In the absence of systematic effort by a Blue Cross Plan to market its basic services to hospitals and their medical staffs, as it markets services to governmental and subscriber groups, there is frequently a lack of appreciation among hospitals of the effectiveness of Blue Cross Plan services. In many instances, Plans have a record of solid performance which is not documented and is further obscured by the tendency of
some hospital fiscal officers to distort operating procedures and magnify the importance of isolated unfortunate events.

Thus far, we have not heard of any effort by Plans to develop techniques for evaluating Plan performance with active participation of contracting hospitals. However, a variety of technical hospital advisory committees does exist in many Plans which can be used for this purpose. A desirable by-product of such an effort might be the opportunity for hospitals to make accurate comparisons of Blue Cross Plans with other carriers.

Basic Hospital Performance. Hospital performance is at least as important as Plan performance to the public being served. In an effective relationship, the Blue Cross Plan can play an important part in a joint effort to define and measure effective hospital performance. The goal is that a subscriber-patient receive good service from both, at reasonable cost, with value added by the relationship .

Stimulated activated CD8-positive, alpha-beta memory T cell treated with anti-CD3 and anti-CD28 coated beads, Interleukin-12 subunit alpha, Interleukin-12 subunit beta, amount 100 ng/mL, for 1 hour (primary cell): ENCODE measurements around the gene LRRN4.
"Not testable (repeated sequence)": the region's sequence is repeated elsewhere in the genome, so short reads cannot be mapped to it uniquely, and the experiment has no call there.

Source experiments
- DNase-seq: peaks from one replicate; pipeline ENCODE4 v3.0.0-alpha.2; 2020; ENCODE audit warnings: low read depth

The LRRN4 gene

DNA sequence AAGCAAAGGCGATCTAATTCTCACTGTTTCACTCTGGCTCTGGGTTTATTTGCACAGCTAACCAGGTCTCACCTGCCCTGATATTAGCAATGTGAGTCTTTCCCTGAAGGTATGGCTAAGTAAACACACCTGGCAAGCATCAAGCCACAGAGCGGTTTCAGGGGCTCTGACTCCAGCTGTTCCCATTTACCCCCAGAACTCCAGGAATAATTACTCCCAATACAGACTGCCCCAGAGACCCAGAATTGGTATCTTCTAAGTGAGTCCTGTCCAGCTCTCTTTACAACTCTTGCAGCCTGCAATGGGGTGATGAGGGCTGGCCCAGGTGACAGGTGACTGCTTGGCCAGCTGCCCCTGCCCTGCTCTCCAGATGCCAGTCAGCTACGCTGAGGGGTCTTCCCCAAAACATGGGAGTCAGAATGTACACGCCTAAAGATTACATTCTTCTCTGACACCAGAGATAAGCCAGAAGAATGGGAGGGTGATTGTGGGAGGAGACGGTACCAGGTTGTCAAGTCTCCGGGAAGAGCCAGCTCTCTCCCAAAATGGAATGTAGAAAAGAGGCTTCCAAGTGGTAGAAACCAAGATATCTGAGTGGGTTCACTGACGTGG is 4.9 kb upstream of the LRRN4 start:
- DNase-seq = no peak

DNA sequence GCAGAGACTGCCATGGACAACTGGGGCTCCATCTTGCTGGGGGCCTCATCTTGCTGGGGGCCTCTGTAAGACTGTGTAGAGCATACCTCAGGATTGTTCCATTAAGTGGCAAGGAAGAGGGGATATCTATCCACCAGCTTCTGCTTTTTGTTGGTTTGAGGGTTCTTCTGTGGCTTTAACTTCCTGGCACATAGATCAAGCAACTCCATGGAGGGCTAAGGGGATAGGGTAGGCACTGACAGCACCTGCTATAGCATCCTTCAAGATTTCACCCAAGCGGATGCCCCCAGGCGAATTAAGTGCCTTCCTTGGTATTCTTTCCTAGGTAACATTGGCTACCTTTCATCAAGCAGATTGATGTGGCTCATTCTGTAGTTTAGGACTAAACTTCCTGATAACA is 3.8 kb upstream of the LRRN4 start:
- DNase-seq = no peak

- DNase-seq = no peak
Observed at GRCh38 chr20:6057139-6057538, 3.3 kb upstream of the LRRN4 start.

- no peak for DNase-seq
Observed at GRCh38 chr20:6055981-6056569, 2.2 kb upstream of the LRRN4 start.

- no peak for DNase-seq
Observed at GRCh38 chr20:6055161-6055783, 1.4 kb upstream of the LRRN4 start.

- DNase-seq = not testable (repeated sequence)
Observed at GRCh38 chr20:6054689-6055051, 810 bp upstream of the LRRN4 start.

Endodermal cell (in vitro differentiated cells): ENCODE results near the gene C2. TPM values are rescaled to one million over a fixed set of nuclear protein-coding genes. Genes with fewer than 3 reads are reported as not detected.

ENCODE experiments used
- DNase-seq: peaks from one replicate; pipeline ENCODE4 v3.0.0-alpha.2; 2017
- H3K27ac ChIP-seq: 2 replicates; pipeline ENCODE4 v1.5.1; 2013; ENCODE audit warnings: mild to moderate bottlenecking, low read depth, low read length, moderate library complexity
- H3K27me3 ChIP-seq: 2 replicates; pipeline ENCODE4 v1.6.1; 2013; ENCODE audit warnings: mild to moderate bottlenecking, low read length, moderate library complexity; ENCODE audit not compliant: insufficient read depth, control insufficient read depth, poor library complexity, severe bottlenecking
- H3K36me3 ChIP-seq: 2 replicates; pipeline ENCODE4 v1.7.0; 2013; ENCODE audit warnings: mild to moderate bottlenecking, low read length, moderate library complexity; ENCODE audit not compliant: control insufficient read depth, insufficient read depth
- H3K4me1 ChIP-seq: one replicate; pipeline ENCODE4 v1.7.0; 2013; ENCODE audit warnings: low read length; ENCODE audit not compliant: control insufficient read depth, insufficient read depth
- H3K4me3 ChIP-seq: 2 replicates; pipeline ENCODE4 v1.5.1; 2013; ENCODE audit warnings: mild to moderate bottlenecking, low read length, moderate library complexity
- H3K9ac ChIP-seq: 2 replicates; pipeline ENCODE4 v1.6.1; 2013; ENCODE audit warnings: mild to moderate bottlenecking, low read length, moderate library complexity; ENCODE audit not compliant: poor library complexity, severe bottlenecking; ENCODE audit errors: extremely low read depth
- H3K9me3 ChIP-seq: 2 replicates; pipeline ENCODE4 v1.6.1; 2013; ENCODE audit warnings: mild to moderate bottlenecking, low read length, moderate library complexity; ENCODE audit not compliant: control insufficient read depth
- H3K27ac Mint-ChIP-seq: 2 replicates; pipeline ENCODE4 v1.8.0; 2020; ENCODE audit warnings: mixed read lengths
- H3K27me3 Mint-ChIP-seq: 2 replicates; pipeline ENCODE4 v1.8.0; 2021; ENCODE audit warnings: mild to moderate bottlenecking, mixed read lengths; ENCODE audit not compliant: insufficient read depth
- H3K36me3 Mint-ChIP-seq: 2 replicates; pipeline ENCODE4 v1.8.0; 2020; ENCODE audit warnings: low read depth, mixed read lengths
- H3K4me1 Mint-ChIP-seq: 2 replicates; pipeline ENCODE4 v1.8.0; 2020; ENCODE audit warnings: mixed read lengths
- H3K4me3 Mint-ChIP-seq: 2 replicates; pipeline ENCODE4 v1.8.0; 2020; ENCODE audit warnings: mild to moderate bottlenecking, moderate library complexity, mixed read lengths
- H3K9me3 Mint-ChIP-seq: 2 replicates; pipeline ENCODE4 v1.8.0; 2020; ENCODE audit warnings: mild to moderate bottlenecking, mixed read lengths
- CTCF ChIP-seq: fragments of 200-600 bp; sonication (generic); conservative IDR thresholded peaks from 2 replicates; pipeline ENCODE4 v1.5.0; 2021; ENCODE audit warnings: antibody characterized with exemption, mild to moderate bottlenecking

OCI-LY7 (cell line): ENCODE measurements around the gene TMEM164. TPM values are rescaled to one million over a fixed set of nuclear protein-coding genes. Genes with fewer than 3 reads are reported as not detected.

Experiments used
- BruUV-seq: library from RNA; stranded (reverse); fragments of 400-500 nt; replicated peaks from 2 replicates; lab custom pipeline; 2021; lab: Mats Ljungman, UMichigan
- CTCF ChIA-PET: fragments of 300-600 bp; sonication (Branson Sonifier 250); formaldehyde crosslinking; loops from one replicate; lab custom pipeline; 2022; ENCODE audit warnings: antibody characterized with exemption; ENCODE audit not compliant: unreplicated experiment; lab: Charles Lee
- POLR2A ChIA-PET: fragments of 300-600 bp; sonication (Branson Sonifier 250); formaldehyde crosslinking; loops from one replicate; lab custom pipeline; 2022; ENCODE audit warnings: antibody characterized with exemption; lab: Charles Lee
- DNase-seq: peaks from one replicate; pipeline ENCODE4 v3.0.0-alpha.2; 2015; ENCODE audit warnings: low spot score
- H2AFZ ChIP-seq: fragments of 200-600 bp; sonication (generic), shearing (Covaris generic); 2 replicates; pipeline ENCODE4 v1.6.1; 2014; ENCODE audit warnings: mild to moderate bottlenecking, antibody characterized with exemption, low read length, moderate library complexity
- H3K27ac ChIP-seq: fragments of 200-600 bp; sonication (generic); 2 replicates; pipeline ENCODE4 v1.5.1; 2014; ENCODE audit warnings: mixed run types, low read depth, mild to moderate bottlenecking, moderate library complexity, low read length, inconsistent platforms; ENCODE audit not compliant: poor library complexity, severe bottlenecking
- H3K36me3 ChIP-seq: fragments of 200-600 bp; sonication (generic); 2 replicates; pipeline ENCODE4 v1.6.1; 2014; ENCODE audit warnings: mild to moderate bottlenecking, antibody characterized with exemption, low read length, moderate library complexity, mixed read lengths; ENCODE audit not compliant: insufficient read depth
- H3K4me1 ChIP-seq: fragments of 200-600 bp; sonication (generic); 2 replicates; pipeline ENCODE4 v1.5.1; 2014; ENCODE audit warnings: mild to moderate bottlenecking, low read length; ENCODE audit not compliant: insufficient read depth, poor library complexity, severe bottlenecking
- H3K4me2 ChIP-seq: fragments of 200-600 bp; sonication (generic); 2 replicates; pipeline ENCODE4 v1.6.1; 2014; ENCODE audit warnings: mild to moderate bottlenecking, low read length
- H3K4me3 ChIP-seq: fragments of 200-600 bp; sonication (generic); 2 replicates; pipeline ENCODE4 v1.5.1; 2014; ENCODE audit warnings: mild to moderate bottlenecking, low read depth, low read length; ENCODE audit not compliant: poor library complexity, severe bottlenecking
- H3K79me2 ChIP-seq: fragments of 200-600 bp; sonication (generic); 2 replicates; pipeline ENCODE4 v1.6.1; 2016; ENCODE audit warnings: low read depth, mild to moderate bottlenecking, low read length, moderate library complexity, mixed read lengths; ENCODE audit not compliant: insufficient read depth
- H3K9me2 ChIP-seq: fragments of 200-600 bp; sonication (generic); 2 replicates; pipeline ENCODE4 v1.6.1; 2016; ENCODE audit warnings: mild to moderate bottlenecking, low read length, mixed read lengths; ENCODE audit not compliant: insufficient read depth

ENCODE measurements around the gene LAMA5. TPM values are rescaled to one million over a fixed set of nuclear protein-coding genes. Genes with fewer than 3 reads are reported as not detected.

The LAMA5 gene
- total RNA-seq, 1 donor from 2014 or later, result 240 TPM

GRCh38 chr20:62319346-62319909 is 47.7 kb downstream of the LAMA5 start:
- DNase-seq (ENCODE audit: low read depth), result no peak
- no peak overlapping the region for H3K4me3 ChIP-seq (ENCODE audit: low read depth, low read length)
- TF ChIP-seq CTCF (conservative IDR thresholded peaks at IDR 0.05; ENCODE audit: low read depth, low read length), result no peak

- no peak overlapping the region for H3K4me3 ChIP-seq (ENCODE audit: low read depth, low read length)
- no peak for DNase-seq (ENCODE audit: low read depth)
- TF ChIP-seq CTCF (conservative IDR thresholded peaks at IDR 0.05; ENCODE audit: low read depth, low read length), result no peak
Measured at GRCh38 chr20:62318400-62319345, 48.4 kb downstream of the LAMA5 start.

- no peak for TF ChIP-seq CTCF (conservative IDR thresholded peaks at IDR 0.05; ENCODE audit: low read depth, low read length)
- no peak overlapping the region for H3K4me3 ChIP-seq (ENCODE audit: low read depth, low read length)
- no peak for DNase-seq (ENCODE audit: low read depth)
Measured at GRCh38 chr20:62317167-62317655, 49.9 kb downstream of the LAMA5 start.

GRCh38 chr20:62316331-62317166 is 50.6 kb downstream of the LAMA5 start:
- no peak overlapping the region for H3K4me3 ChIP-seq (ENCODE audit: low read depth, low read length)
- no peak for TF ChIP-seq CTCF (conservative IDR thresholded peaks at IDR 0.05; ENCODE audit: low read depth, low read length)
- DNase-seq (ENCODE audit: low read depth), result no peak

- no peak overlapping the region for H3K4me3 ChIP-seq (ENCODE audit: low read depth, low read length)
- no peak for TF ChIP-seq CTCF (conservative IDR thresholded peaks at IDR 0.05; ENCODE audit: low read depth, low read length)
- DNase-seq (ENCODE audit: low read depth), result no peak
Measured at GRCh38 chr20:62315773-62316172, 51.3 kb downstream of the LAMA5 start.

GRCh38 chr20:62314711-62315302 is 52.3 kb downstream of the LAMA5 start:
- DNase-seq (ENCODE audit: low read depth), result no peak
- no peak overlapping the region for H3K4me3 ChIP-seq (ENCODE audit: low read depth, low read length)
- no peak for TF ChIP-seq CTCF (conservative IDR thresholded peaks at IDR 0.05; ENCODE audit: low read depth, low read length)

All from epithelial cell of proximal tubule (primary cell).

At this time in the history of hospital-Blue Cross Plan relationships throughout the country, this is the weakest, least understood, most controversial and probably the most important of the elements.

Many hospital representatives appear to believe that basic hospital performance is none of the Plan’s business. Some Blue Cross Plan executives seem to accept this point of view. Other Blue Cross Plan representatives appear to believe that a Plan can take major hospital cost containment initiatives without active top level hospital support or participation. The fact that some Plans do have some success under such circumstances clearly indicates the inherent power of the relationship and the amazing unused potential of a more dynamic relationship.

The public increasingly understands that 90 to 96 percent of Blue Cross premiums reflects hospital performance and medical staff decisions; less than 10 percent reflects direct Blue Cross Plan activity. Concern at Blue Cross Plan rate increase hearings may zero in on Plan executive salaries, reserves
and overhead, but increasing attention focuses on the payments for hospital and medical performance
and what subscribers get for what they pay.

Rising expenditures for hospital service cannot be adequately explained in the absence of performance standards and clear-cut efforts to raise performance levels and standards with active involvement of the medical profession. Greater Blue Cross Plan initiative is called for in this type of activity.